LONDON (ICIS)--The New Year may have begun on a quiet note for the urea market but prices are expected to remain under pressure through most of the year, given the oversupply situation.
India’s import tender on 22 December 2017, under which National Fertilisers Limited (NFL) purchased 387,000 tonnes of urea from Iran, has lent some support to prices at the start of the year.
The results of the tender show global supply is limited at the start of the year with only Iranian cargoes purchased under the Indian tender. There were no cargoes available in other regions to meet NFL’s shipment deadline of 20 January.
There was no participation from the Arab Gulf despite the tender price netting back to just around $250/tonne FOB(free on Board), which is higher than last concluded business from the Arab Gulf.
Granular urea prices in Africa are higher, with Egyptian suppliers quoting $10-15/tonne higher in early January 2018 compared to mid-December 2017.
Prices offers under the 550,000 tonne urea tender in Ethiopia also indicate that some traders expect prices in April-May to be around $40/tonne lower than January.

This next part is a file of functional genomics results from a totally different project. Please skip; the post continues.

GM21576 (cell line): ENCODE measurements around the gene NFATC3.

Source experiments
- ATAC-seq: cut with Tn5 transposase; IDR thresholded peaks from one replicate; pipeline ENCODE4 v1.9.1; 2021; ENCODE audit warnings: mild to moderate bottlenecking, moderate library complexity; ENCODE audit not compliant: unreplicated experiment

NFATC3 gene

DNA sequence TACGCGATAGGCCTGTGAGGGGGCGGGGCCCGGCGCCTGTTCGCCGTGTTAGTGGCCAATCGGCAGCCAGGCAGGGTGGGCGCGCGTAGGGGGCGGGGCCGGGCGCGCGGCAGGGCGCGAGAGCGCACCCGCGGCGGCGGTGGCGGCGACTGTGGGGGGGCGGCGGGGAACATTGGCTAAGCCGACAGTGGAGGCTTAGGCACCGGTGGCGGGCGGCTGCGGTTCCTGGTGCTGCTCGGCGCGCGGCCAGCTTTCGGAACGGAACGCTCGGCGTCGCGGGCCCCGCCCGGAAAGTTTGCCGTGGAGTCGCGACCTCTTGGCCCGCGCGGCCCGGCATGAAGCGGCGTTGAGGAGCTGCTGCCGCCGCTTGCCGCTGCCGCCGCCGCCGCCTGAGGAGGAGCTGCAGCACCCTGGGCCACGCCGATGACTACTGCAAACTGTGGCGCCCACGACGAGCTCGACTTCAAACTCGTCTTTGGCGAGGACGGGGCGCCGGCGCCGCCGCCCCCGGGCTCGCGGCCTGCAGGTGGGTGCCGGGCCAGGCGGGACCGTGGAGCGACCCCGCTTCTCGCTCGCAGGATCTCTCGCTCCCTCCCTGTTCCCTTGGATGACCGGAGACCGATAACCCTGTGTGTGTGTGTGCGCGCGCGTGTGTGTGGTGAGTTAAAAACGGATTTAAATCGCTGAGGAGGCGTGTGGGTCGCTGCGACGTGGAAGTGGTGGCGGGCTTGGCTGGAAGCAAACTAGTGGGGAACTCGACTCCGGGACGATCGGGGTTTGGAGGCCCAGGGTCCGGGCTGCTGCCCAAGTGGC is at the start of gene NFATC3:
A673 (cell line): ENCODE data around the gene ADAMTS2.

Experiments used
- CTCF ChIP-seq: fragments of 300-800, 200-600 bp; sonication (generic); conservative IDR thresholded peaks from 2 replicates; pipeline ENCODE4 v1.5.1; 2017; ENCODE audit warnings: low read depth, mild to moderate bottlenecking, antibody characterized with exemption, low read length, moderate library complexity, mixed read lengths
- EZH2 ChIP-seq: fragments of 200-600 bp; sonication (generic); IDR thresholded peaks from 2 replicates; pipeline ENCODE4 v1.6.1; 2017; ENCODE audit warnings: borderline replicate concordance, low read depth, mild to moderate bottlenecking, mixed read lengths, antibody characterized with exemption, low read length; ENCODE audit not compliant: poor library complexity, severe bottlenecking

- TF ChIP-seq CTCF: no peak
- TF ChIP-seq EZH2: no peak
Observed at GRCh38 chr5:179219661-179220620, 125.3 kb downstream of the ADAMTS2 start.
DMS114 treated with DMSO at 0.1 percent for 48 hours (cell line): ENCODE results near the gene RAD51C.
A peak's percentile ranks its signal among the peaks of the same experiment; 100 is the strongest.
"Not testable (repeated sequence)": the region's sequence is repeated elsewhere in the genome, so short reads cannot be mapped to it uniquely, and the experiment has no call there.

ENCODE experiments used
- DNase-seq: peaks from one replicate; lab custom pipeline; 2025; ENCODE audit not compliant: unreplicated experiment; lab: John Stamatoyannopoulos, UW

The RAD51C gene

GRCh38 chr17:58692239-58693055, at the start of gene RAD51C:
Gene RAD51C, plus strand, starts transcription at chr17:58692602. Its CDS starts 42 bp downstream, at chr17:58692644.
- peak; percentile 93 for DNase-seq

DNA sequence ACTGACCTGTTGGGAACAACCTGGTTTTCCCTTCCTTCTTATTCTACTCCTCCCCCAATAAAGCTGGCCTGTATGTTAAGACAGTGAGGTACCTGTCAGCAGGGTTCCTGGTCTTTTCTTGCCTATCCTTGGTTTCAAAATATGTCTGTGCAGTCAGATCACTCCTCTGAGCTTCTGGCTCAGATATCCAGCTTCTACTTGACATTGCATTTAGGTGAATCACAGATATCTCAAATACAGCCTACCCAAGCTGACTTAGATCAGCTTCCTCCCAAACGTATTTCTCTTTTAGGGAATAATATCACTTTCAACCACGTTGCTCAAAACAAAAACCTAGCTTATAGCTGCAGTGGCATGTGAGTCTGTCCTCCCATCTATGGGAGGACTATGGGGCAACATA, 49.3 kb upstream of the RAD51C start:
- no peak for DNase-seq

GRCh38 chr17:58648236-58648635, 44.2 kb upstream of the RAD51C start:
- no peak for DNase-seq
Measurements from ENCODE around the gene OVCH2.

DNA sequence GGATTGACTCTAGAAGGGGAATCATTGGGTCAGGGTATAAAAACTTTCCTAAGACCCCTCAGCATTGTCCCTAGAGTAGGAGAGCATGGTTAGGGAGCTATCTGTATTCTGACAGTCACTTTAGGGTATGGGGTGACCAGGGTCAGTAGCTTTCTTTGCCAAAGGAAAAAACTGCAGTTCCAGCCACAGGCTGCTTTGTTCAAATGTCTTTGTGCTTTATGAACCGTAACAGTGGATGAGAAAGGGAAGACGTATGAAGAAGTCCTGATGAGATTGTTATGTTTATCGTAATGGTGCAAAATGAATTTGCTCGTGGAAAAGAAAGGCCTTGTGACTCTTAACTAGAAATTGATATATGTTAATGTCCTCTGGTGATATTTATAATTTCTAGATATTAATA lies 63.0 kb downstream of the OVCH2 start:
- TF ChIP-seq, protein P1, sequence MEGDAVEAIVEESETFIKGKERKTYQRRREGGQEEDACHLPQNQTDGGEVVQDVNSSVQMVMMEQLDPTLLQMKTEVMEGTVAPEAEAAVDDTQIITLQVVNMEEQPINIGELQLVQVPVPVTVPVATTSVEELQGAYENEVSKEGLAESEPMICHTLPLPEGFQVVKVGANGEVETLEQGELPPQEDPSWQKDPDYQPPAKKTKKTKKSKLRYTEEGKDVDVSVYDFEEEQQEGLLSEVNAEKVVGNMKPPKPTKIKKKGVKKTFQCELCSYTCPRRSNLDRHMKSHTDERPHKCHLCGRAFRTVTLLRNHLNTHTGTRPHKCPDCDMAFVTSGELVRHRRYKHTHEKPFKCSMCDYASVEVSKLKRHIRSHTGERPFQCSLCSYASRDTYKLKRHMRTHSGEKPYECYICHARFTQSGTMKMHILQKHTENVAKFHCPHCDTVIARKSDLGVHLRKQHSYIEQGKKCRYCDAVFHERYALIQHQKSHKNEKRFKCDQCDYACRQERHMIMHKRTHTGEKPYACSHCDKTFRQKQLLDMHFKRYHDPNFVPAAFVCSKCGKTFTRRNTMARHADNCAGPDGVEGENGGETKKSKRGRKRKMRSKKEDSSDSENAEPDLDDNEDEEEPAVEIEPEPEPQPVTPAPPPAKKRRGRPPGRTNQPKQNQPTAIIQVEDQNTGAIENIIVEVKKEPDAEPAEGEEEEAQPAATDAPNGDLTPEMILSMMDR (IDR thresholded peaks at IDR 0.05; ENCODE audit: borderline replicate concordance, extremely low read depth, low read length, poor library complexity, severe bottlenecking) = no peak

Some spring buying from Europe and North America is expected to support prices in the first quarter of 2018.
Lack of Chinese exports are also expected to support prices. Chinese production, which declined by 10% in 2017 to 55m tonnes, is expected to remain lower due to strict environmental controls.
China’s urea exports in 2017 are estimated at 4.7m tonnes, down 50% from 2016, while imports into China are expected to increase.
However, the outlook from the second quarter onwards remains muted with demand not likely to soak up all the supply. Capacity expansions in the US are expected to begin to displace urea imports into the US, creating more oversupply for the global market.
Global urea supply is estimated at 194m tonnes in 2018 when demand is expected to be around 174m tonnes, according to the International Fertilizer Association (IFA). This would mean a potential surplus of 20m tonnes of urea in 2018.
Lower import demand is seen in the US, India, Mexico, Bolivia in 2018 as domestic production increases while Nigeria, Russia and Indonesia are seeing capacity increases. Regional deficit could however lead to trade opportunities in south Asia, sub-Saharan Africa and Europe, according to IFA.